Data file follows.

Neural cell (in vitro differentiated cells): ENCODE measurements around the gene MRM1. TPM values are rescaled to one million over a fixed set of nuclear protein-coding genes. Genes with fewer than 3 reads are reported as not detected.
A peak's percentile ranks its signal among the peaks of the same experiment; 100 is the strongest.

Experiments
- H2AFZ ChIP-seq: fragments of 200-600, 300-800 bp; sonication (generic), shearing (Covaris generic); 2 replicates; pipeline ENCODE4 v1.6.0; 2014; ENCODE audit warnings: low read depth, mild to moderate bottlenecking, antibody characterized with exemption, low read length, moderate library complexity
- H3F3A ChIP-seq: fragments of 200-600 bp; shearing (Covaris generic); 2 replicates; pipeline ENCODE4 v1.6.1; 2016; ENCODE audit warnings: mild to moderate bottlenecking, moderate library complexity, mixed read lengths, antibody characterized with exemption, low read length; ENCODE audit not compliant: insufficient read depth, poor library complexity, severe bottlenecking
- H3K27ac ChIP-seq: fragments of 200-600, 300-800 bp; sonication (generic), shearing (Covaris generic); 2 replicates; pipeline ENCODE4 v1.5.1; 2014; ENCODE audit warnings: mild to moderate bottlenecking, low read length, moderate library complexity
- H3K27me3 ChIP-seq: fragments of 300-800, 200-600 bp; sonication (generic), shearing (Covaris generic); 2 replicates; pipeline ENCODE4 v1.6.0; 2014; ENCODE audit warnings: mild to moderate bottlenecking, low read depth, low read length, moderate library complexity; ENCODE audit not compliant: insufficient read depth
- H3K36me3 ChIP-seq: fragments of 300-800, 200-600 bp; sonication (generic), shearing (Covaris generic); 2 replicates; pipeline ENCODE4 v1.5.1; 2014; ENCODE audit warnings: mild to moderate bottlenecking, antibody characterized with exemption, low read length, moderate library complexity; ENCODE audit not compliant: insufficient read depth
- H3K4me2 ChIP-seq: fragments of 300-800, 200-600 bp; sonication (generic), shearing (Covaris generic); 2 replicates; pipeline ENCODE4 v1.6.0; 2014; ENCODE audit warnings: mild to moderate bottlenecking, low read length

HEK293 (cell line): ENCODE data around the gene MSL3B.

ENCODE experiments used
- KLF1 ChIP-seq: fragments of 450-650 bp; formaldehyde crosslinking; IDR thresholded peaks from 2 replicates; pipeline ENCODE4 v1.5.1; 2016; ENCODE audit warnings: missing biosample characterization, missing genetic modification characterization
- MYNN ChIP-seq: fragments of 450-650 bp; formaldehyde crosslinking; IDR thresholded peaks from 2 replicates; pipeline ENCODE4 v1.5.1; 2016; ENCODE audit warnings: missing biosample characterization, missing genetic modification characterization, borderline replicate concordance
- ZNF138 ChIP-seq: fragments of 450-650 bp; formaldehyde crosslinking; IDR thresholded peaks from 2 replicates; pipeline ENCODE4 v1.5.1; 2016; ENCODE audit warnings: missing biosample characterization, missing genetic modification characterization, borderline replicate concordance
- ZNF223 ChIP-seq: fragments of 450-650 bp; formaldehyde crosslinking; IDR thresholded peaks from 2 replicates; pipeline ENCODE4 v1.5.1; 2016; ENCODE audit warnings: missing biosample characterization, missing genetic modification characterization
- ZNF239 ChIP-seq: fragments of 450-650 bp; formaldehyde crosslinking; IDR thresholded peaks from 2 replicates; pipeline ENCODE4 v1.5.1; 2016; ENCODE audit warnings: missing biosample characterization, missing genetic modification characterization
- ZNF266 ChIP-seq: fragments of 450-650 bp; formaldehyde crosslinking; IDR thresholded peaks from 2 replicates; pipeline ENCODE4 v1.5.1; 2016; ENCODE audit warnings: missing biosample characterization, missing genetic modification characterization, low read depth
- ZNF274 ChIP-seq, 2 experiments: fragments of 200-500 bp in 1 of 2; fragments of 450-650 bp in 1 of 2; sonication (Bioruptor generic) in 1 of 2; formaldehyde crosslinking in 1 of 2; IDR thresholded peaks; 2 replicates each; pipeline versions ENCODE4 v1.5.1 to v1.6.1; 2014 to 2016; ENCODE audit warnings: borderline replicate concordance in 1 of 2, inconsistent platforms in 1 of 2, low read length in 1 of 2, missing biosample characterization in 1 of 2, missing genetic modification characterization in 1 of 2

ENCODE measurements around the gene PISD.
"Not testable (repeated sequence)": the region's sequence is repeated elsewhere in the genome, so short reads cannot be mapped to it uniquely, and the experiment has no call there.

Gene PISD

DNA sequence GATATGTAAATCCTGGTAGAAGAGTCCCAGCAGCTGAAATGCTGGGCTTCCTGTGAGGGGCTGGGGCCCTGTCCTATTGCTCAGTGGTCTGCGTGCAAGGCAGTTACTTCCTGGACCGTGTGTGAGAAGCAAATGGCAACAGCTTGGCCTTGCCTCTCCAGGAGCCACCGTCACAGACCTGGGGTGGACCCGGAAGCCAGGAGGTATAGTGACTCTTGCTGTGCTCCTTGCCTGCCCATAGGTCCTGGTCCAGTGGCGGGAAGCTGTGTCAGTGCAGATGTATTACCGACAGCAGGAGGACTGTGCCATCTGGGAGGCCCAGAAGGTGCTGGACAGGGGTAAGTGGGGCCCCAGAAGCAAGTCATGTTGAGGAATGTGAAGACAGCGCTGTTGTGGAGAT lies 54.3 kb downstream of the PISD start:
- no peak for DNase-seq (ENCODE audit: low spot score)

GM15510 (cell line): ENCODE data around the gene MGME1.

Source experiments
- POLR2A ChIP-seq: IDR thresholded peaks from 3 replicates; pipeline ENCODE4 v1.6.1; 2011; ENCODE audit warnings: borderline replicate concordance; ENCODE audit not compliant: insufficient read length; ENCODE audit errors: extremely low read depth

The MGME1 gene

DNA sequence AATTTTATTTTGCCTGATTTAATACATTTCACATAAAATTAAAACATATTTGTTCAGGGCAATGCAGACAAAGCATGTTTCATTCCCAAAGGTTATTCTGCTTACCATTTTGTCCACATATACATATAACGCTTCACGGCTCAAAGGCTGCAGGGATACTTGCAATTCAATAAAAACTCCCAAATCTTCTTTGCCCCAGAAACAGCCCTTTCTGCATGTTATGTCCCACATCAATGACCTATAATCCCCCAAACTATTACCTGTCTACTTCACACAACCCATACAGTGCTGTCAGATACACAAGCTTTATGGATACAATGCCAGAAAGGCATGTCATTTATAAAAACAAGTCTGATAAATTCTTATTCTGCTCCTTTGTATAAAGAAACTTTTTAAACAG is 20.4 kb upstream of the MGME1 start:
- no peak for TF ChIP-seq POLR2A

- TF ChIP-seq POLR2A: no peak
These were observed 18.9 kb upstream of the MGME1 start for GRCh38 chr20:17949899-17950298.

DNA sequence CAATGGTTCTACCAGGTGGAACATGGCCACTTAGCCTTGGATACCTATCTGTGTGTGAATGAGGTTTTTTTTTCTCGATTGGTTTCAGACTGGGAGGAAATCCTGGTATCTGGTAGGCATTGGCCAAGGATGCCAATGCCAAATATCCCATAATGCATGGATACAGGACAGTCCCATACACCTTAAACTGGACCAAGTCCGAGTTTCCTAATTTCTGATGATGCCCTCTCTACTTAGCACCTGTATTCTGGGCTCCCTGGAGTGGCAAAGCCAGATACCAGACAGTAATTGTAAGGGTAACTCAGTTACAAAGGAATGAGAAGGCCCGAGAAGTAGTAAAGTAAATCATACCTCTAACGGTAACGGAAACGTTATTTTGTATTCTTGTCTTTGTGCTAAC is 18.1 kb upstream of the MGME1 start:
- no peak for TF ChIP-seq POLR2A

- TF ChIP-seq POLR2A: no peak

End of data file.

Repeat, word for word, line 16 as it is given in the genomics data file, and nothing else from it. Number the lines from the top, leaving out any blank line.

- ZNF239 ChIP-seq: fragments of 450-650 bp; formaldehyde crosslinking; IDR thresholded peaks from 2 replicates; pipeline ENCODE4 v1.5.1; 2016; ENCODE audit warnings: missing biosample characterization, missing genetic modification characterization